Some of you may have read the new FCA report on multi-occupancy buildings and broker remuneration, the new FCA consultation on proposed changes and the correspondence between Michael Gove, the FCA and BIBA. I am sure you will agree that they were far from an easy read.
As a wise person once said: “What has happened before no longer exists, what will happen next has yet to be written, but what we do here now has the power to determine the future.”
Taking that on board, this column will not look back at the whys and wherefores that led to these publications, instead, I am looking forward to what BIBA proposes to do now. At this time our members continue to be focused on solving the problem of the cost of insurance for buildings that have significant fire safety defects, and which have suffered the most in terms of insurance premium increases.
We are very mindful of the threat to the commission remuneration model made by the Secretary of State in his letter, but we are sure that the situation is navigable. Brokers who do an incredible job placing these complex risks can earn a commission that represents fair value for the work they undertake, and their customers will benefit from the all-important cover.
In summary, our proposals include:
We recently met with the Building Safety Minister, Lee Rowley MP. While he was grateful for the pathway we proposed, his point to us was to ‘show not tell’. Taking that on board we will provide information gathered from members that shows how, as premiums have increased, they have introduced systems that have calibrated down their percentage earnings for higher risk buildings with cladding, to lessen the impact of the overall price increase on leaseholders.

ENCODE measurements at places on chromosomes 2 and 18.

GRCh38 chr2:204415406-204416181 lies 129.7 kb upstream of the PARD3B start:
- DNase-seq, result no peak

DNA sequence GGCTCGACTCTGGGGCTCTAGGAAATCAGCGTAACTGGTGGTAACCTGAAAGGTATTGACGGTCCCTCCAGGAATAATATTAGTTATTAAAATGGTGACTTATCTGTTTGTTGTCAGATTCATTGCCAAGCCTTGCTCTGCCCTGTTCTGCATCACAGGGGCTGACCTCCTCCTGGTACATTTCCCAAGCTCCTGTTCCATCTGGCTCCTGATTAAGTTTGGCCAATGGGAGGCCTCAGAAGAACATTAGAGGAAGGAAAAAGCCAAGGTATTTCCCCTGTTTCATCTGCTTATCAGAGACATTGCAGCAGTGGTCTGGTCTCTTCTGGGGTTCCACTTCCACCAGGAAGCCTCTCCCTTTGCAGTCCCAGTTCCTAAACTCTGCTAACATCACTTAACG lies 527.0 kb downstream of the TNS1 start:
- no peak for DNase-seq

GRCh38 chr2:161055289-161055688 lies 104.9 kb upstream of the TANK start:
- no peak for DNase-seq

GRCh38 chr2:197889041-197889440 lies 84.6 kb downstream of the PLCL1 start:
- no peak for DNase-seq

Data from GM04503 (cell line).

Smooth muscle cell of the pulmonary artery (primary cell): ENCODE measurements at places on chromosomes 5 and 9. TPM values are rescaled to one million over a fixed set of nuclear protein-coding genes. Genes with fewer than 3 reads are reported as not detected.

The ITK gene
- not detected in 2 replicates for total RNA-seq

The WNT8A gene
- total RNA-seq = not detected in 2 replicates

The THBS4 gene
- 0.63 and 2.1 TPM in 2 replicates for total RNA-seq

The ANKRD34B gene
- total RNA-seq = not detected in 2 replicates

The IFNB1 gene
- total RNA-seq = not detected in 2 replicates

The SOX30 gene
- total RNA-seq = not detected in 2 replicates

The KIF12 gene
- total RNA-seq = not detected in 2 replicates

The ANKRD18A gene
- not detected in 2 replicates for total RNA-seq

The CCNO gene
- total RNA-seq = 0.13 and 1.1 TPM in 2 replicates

We have seen some great examples of this recalibration in action, and we will work with our real estate members to prove that fair value can, and will, be demonstrated going forwards.
In terms of the 300 year plus history of the insurance industry, fair value assessments are a very new arrival. It has been a steep and challenging learning curve that the industry is still navigating to perfect them so BIBA is commissioning some new guidance that will help and support to evidence that they are charging a fair amount for the work they do.
It is more than likely that Government has some skin in the game here. The FCA report notes that average premiums have increased from £7,470 in 2019 to £11,625 in 2022. It follows that IPT earnings flooding into Treasury have increased significantly because of this, yet Government provide no value to the distribution chain or leaseholders. Our 2023 Manifesto calls for a specific IPT exemption for cladded buildings undergoing or awaiting remediation and we have asked strongly that this be reconsidered.
The coming months will prove crucial in securing the future of the commission based model of remuneration. We are aware of course, that there is also the risk of a read-across of any proposed ban into other classes of insurance.
The benefits of a commission-based system are too many to list here, but the fact that a prospective customer can get a significant amount of advice, quotations and work done on their behalf free, before they make their buying decision is something that Government should seek to preserve. BIBA will be navigating these issues with our members to show how, going forwards, fair value is something our members can prove they are delivering in this and all other insurance provisions.
What are your thoughts on Graeme’s lastest column? Feel free to share them in the comment box below.